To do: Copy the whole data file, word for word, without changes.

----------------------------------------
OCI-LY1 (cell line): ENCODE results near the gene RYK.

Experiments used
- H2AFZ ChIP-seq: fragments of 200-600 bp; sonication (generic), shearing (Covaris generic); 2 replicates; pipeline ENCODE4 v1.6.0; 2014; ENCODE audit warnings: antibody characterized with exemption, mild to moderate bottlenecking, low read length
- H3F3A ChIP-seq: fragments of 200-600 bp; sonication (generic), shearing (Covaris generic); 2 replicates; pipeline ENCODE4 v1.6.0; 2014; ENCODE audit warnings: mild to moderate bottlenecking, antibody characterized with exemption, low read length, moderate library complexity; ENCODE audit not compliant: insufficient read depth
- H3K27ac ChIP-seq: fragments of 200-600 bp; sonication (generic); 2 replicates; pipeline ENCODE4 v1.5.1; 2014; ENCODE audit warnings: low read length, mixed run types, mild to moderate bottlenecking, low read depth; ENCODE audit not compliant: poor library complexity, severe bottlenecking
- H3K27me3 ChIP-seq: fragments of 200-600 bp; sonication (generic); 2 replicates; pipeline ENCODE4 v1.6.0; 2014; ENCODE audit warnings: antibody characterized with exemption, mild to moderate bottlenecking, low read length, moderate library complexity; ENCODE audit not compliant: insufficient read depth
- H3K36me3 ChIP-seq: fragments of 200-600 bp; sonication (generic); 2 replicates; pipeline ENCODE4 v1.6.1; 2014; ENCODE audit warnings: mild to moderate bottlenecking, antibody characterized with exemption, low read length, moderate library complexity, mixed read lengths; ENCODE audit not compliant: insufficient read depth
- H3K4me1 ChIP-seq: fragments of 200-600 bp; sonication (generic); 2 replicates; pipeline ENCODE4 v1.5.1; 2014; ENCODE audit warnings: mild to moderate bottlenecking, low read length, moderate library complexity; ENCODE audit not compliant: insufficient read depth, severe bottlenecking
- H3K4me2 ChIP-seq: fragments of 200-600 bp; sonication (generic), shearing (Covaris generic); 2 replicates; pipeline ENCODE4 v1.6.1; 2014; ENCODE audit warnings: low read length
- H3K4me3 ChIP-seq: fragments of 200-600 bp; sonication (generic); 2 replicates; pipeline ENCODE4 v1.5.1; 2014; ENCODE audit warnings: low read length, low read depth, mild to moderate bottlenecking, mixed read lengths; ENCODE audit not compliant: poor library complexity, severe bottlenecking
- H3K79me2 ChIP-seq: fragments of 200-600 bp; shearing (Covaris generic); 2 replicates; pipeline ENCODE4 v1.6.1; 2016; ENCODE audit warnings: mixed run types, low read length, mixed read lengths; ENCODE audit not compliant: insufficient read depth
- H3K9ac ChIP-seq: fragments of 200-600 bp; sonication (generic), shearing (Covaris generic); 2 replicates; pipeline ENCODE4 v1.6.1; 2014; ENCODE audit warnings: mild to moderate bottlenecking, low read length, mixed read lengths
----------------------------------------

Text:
OCI-LY1 (cell line): ENCODE results near the gene RYK.

Experiments used
- H2AFZ ChIP-seq: fragments of 200-600 bp; sonication (generic), shearing (Covaris generic); 2 replicates; pipeline ENCODE4 v1.6.0; 2014; ENCODE audit warnings: antibody characterized with exemption, mild to moderate bottlenecking, low read length
- H3F3A ChIP-seq: fragments of 200-600 bp; sonication (generic), shearing (Covaris generic); 2 replicates; pipeline ENCODE4 v1.6.0; 2014; ENCODE audit warnings: mild to moderate bottlenecking, antibody characterized with exemption, low read length, moderate library complexity; ENCODE audit not compliant: insufficient read depth
- H3K27ac ChIP-seq: fragments of 200-600 bp; sonication (generic); 2 replicates; pipeline ENCODE4 v1.5.1; 2014; ENCODE audit warnings: low read length, mixed run types, mild to moderate bottlenecking, low read depth; ENCODE audit not compliant: poor library complexity, severe bottlenecking
- H3K27me3 ChIP-seq: fragments of 200-600 bp; sonication (generic); 2 replicates; pipeline ENCODE4 v1.6.0; 2014; ENCODE audit warnings: antibody characterized with exemption, mild to moderate bottlenecking, low read length, moderate library complexity; ENCODE audit not compliant: insufficient read depth
- H3K36me3 ChIP-seq: fragments of 200-600 bp; sonication (generic); 2 replicates; pipeline ENCODE4 v1.6.1; 2014; ENCODE audit warnings: mild to moderate bottlenecking, antibody characterized with exemption, low read length, moderate library complexity, mixed read lengths; ENCODE audit not compliant: insufficient read depth
- H3K4me1 ChIP-seq: fragments of 200-600 bp; sonication (generic); 2 replicates; pipeline ENCODE4 v1.5.1; 2014; ENCODE audit warnings: mild to moderate bottlenecking, low read length, moderate library complexity; ENCODE audit not compliant: insufficient read depth, severe bottlenecking
- H3K4me2 ChIP-seq: fragments of 200-600 bp; sonication (generic), shearing (Covaris generic); 2 replicates; pipeline ENCODE4 v1.6.1; 2014; ENCODE audit warnings: low read length
- H3K4me3 ChIP-seq: fragments of 200-600 bp; sonication (generic); 2 replicates; pipeline ENCODE4 v1.5.1; 2014; ENCODE audit warnings: low read length, low read depth, mild to moderate bottlenecking, mixed read lengths; ENCODE audit not compliant: poor library complexity, severe bottlenecking
- H3K79me2 ChIP-seq: fragments of 200-600 bp; shearing (Covaris generic); 2 replicates; pipeline ENCODE4 v1.6.1; 2016; ENCODE audit warnings: mixed run types, low read length, mixed read lengths; ENCODE audit not compliant: insufficient read depth
- H3K9ac ChIP-seq: fragments of 200-600 bp; sonication (generic), shearing (Covaris generic); 2 replicates; pipeline ENCODE4 v1.6.1; 2014; ENCODE audit warnings: mild to moderate bottlenecking, low read length, mixed read lengths